Why painting a quilt? No, it's definitely not a traditional quilting technique and probably isn't something you would use on a bed quilt. However, if you've ever had a craving to make an art quilt or over-the-top wholecloth, this is most definitely a technique you should have in your handbag.
This is also something I'm doing right now, in real life on Emergence and with James's help, we've put together this video:
I promised close up photos of this quilt, so here she is! This is Emergence right after the video was taken. I'm working to cover the curving lines of her body with Jacquard Lumiere Textile Paint in Pearl White:
This is really as simple as putting paint on your paintbrush then carefully brushing it into the area you want it. Because the quilt is fully finished and quilted, the areas needing paint are pretty obvious and it's easy to stay within the stitched lines as I apply the paint.
Here's another shot with more paint applied to her body:
For her outline, I've used a slightly different technique. Using a dry paintbrush with only a tiny amount of paint, I've created a soft glowing effect by brushing the paint from her body outward. The result is more paint closer to her body and less paint around 1/4" out.
In the background, the purple, green, and blue color is all created with thread. It's hard to believe this piece of fabric was once just a large piece of black kona cotton, but that's all it was!
When it comes to painting a quilt in this stage, it can be pretty scary. If I drop my paintbrush or accidentally spill paint in the wrong area and don't clean it up immediately, I could end up with a noticeable mistake in the quilt.
The best advice for this type of technique is to work slowly and carefully and to always plan ahead. Anytime I try this paint on fabric, I first paint a test sample on the same fabric I'm working with:
In the video I mention the issues I had with Hot Cast. I painted a small section of the column to test the color. This was a big mistake! This color test should have been done on plain scrap fabric, not the actual quilt. Covering that paint up took 5 coats of lighter paint and it's never quite blended perfectly.
So always test your paint on scrap fabric first. It will save you loads of time and give you far more predictable results.
Now let's see what Emergence looks like with her new painted outline:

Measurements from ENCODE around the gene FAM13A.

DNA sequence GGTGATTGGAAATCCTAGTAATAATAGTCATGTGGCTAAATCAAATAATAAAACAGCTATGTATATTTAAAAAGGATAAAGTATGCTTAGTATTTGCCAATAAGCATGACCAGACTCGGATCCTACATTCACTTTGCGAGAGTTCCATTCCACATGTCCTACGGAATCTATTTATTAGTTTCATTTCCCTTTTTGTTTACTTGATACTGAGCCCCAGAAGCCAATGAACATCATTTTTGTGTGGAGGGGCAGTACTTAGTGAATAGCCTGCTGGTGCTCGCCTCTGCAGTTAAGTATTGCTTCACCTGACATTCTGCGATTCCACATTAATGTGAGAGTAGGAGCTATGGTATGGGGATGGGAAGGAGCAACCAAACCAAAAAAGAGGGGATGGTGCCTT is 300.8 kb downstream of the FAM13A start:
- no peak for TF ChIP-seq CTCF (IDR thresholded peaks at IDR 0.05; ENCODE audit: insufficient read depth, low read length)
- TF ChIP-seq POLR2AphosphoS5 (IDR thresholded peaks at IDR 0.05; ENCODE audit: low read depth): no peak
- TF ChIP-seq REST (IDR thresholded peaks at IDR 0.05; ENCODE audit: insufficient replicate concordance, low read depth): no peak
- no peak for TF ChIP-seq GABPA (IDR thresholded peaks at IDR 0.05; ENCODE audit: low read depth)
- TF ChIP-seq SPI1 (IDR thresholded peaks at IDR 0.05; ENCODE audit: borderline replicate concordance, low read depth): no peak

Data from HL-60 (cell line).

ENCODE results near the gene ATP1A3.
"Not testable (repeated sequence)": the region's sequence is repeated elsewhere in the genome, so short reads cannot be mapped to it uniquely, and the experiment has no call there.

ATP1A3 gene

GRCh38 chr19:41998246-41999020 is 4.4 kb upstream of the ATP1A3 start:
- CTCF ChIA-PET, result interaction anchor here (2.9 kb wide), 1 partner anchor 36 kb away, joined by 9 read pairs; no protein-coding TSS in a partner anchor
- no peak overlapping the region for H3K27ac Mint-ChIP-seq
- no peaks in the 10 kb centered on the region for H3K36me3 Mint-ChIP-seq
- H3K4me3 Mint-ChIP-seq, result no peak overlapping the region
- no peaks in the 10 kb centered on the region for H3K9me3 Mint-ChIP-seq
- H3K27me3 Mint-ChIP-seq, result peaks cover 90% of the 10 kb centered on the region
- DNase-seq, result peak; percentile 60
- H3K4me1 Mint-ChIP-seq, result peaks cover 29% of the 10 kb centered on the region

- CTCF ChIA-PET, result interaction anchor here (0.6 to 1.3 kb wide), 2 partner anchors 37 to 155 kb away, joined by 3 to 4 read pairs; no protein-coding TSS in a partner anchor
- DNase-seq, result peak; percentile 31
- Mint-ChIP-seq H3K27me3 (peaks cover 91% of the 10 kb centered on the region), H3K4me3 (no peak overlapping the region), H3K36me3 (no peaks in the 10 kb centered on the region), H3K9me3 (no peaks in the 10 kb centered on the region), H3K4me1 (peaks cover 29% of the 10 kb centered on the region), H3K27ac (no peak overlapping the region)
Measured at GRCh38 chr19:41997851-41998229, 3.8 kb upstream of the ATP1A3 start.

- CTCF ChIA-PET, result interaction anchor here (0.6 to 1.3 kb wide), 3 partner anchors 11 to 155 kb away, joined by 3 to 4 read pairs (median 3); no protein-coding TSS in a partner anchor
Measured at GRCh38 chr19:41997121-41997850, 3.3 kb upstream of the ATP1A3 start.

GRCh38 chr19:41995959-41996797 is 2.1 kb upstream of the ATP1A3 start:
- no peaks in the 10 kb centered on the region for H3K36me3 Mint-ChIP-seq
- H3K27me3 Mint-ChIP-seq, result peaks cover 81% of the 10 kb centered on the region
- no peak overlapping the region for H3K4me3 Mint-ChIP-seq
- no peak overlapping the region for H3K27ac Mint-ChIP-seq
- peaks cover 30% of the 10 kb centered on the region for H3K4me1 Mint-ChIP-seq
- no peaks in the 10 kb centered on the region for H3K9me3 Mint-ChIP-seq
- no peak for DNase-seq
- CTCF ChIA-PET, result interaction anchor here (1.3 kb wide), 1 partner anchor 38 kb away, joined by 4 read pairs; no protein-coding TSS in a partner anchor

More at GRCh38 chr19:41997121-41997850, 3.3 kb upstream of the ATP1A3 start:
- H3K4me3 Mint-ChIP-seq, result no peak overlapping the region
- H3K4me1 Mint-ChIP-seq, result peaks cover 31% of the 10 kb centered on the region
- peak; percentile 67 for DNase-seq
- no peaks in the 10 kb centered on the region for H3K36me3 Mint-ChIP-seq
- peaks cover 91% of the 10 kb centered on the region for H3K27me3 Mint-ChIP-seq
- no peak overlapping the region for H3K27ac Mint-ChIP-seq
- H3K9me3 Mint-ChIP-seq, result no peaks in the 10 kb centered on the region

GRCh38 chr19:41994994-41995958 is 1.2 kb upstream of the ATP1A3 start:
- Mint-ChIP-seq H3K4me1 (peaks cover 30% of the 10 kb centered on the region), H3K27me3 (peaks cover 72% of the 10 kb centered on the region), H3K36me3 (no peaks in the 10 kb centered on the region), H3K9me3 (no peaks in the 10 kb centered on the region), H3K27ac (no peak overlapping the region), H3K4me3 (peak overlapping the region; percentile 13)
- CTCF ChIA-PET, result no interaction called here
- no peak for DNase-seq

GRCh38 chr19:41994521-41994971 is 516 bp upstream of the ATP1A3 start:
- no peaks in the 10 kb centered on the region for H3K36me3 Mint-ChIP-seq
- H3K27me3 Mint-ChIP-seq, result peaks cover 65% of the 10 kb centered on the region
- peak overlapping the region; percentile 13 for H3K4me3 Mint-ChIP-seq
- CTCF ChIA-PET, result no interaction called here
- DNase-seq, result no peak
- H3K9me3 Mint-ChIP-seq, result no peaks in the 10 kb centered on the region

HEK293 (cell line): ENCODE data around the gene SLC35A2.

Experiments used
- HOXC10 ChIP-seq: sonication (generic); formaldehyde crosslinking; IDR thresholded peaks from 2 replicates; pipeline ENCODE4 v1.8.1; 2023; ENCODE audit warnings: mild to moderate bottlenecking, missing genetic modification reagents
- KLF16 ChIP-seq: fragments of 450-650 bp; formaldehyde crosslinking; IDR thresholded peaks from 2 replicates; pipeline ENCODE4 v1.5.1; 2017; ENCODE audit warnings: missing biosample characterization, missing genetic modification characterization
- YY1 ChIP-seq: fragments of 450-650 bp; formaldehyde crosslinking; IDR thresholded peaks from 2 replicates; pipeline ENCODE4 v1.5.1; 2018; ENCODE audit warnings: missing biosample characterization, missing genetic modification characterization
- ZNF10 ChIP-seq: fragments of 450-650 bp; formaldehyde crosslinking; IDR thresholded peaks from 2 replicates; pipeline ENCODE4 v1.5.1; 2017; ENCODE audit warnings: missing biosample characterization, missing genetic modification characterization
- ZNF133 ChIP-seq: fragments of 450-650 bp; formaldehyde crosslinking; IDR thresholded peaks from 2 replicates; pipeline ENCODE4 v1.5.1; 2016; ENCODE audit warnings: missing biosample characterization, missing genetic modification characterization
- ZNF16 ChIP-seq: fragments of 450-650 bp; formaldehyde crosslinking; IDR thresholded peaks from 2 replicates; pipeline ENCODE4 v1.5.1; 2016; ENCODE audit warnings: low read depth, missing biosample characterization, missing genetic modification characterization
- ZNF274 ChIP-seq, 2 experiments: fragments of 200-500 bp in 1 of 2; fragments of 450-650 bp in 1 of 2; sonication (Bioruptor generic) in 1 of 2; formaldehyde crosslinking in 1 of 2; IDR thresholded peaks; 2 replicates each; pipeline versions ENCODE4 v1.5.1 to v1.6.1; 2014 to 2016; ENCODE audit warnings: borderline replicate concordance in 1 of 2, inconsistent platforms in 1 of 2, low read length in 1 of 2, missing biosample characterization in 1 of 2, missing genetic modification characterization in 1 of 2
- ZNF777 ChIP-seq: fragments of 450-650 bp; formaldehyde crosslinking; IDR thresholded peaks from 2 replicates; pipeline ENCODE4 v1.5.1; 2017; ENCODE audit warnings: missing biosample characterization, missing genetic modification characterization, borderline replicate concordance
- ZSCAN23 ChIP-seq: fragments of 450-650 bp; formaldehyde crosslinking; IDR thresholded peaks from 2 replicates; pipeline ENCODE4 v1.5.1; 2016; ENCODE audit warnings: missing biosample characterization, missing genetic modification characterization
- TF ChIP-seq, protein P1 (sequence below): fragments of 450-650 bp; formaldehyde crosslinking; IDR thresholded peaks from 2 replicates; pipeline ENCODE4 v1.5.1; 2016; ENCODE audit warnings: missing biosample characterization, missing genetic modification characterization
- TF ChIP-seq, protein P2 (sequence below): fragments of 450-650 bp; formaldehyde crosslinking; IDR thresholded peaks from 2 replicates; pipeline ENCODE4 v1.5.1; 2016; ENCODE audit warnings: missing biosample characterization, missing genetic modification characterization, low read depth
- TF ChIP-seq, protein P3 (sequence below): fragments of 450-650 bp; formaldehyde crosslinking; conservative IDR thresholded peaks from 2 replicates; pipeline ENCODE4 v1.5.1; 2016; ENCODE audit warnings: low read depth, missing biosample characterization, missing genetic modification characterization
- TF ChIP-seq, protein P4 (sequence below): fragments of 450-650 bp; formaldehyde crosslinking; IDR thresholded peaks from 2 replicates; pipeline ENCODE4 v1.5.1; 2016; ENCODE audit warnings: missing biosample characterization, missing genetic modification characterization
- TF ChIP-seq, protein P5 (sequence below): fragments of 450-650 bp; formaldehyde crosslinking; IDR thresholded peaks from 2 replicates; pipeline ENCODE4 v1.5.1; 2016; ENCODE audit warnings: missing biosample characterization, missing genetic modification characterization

Yes, a better photo is coming soon. She's too big to get in one shot when stretched out on the tables so it will have to wait until she's totally finished.
She may be completely painted, but that doesn't mean this process is done. Once all this paint dries, I will cover the surface with Delta Creamcoat Textile Medium. This textile medium will be painted on just like the paint with a paintbrush, and when it dries it will seal the paint permanently into the fabric.
While not all quilters or artists feel it's necessary, I personally feel more comfortable sealing the paint, especially if I plan to soak and block the quilt again. Emergence will probably end up rolled and stored at different points in time, and I want to be 100% sure that none of this metallic paint will rub off on other areas of the quilt.
That's it for quilt painting! No, it's not the fastest technique, but it is pretty much the only way to add extra color at this stage of a quilt without sacrificing the quilted texture.
Instructions for Linking Up Your Blog:
1. Write your blog post. Publish it on your blog.
2. Copy the link of the specific blog post. This is not just the link to your blog itself (www.freemotionquilting.blogspot.com), but the link to the specific post: http://freemotionquilting.blogspot.com/2012/01/quilt-along-2-quilting-in-rows.html
3. Click the blue link up button above and paste your link into the box.
Keep in mind that you're posting your progress from LAST week on THIS week's post. This way you have time to watch the lesson, play with the ideas, then post your progress to the next quilt along. I hope that makes sense!
Let's go quilt!